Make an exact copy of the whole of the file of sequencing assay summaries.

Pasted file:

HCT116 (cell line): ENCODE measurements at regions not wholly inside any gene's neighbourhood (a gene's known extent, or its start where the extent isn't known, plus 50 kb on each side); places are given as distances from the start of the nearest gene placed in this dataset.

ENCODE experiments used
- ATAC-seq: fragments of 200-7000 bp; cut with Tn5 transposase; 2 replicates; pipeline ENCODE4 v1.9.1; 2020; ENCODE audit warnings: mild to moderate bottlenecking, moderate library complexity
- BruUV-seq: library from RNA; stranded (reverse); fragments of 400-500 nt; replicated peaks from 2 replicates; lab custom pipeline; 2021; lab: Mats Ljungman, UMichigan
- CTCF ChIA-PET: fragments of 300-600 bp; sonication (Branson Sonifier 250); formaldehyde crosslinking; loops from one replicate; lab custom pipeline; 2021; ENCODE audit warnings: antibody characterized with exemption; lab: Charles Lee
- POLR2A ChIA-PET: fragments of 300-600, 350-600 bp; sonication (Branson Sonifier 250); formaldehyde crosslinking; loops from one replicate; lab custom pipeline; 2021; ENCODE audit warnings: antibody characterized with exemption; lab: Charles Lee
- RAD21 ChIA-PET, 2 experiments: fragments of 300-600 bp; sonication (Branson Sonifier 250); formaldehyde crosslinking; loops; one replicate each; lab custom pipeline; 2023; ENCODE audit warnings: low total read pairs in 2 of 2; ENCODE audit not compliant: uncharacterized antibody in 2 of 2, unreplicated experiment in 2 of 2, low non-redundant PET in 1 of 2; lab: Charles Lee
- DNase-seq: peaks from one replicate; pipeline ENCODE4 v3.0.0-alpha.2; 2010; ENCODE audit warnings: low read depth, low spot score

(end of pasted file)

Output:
HCT116 (cell line): ENCODE measurements at regions not wholly inside any gene's neighbourhood (a gene's known extent, or its start where the extent isn't known, plus 50 kb on each side); places are given as distances from the start of the nearest gene placed in this dataset.

ENCODE experiments used
- ATAC-seq: fragments of 200-7000 bp; cut with Tn5 transposase; 2 replicates; pipeline ENCODE4 v1.9.1; 2020; ENCODE audit warnings: mild to moderate bottlenecking, moderate library complexity
- BruUV-seq: library from RNA; stranded (reverse); fragments of 400-500 nt; replicated peaks from 2 replicates; lab custom pipeline; 2021; lab: Mats Ljungman, UMichigan
- CTCF ChIA-PET: fragments of 300-600 bp; sonication (Branson Sonifier 250); formaldehyde crosslinking; loops from one replicate; lab custom pipeline; 2021; ENCODE audit warnings: antibody characterized with exemption; lab: Charles Lee
- POLR2A ChIA-PET: fragments of 300-600, 350-600 bp; sonication (Branson Sonifier 250); formaldehyde crosslinking; loops from one replicate; lab custom pipeline; 2021; ENCODE audit warnings: antibody characterized with exemption; lab: Charles Lee
- RAD21 ChIA-PET, 2 experiments: fragments of 300-600 bp; sonication (Branson Sonifier 250); formaldehyde crosslinking; loops; one replicate each; lab custom pipeline; 2023; ENCODE audit warnings: low total read pairs in 2 of 2; ENCODE audit not compliant: uncharacterized antibody in 2 of 2, unreplicated experiment in 2 of 2, low non-redundant PET in 1 of 2; lab: Charles Lee
- DNase-seq: peaks from one replicate; pipeline ENCODE4 v3.0.0-alpha.2; 2010; ENCODE audit warnings: low read depth, low spot score